Flying doctors: the new medical messengers saving rural lives

Delivery by drone is about more than solving first-world problems. It's about bringing life-saving supplies to people living in remote areas.

Delivery drones are starting to take off all over the world. Possibly the most exciting new prospect in the delivery world, they’re now taking cups of hot coffee and burritos to the thirsty and hungry of Australia. But the arrival of drones in rural, sparsely populated areas and low-density suburbs is a milestone with a much deeper impact than “treats on demand.”

In cities, people have easy access to a wide variety of goods. Pizza, smoothies, toothpaste and medicine are usually just a short walk away. And in bad weather or late at night, necessities and a myriad of indulgences can be delivered by vehicle within the hour.

In rural areas however, due to mobility challenges like sparse populations and rough terrain, drone delivery might be the only viable delivery option. Now, for the first time, same-day and instant delivery is possible, even in remote areas.

In China, drone delivery pilot programs are already underway. Logistics firm, SF Express, is trying out drones for last-mile delivery in China's most rural locations. As well as dropping off items, they’re also picking up products for sale from suppliers high in the mountains – which greatly reduces transport time to market.

However, perhaps the most important items to be delivered by drone are medical supplies.

Zipline, medical delivery drone start-up releases a package carrying blood in Southern Rwanda.

A Zipline drone releases a package carrying blood in southern Rwanda. CYRIL NDEGEYA/AFP/GETTY IMAGES

Meet the drone doctors

Drones are already making an impact in the medical industry in cities around the world. In Switzerland, as a part of a pilot project, Swiss Post drones carry test results and lab samples between local area hospitals. Drones enabled the deliveries to arrive twice as fast as they would have by road. In the US, UPS has partnered with Matternet to deliver blood and tissue samples by drone in the city of Raleigh, North Carolina.

What's the advantage of drones? Blood and plasma have short shelf lives and must be transported in very specific conditions. As do vaccines, as some require refrigeration. It was found that drones can successfully deliver packages in as little as three minutes, as opposed to the thirty minutes it takes trucks to make the same journey.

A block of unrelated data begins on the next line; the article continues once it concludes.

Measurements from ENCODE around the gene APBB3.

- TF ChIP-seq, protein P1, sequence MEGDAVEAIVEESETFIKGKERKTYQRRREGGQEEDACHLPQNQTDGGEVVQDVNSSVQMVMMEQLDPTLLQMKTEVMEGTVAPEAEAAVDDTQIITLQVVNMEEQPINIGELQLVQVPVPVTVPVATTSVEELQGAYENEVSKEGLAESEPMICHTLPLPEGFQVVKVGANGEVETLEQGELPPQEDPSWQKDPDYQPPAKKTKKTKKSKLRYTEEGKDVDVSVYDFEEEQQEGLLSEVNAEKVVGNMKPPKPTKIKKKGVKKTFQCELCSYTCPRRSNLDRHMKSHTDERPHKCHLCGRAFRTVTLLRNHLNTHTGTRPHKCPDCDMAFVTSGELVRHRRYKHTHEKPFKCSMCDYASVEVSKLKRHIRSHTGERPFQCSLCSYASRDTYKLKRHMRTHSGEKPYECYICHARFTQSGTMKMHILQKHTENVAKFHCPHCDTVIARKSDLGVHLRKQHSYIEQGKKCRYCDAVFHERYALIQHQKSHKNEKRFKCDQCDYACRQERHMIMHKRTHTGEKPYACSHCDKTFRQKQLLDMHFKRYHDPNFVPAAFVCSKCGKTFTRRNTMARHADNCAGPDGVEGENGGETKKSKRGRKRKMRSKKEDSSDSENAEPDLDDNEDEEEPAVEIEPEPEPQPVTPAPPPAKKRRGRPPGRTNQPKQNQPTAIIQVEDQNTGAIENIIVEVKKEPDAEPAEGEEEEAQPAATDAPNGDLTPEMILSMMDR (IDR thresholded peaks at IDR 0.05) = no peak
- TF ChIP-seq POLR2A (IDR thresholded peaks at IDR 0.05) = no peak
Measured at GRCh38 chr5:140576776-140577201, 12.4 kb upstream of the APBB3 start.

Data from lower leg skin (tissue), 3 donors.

Sick in the sticks?

It’s in rural areas that drones are providing the most value. Where modes of delivery like truck, motorcycle and boat aren’t possible, clinics can be left without essential medical supplies. Drone delivery is a fast, cost-effective strategy to ensure rural patients don’t need to go without.

Where is this happening? In countries like Australia, Rwanda, Tanzania, China, Ghana and Vanuatu, drones are already delivering life-saving supplies to remote hospitals far from city centers. In some areas, access to villages is only possible by banana boat, in other areas, poor weather can prevent someone getting the necessary medicine or vaccine they desperately need. Drones can easily navigate waterways and snow-blocked roads to deliver essential supplies safely and quickly.

Now, clinics in some areas of these countries can order rabies, hepatitis and tuberculosis vaccines for children, blood for transfusions and other critical supplies, with more certainty they’ll arrive on time.

And this free-flying delivery method is evolving fast – driven by companies like Google (Wing), Amazon (Prime Air), Matternet, Zipline and Swoop Aero.

So while drone-delivered lunch within a city's limits is undoubtedly a big step toward creating the transportation and logistics industry of the future, the greatest impact of drone delivery will be felt in remote areas: by providing access to vital medical supplies, wherever you live.

Read more

Not so time-critical maybe, but for many, essential healthcare: marijuana by drone
Introducing delivery drones: the impact of drone delivery on the supply chain

Topics: Logistics, Drones

Comments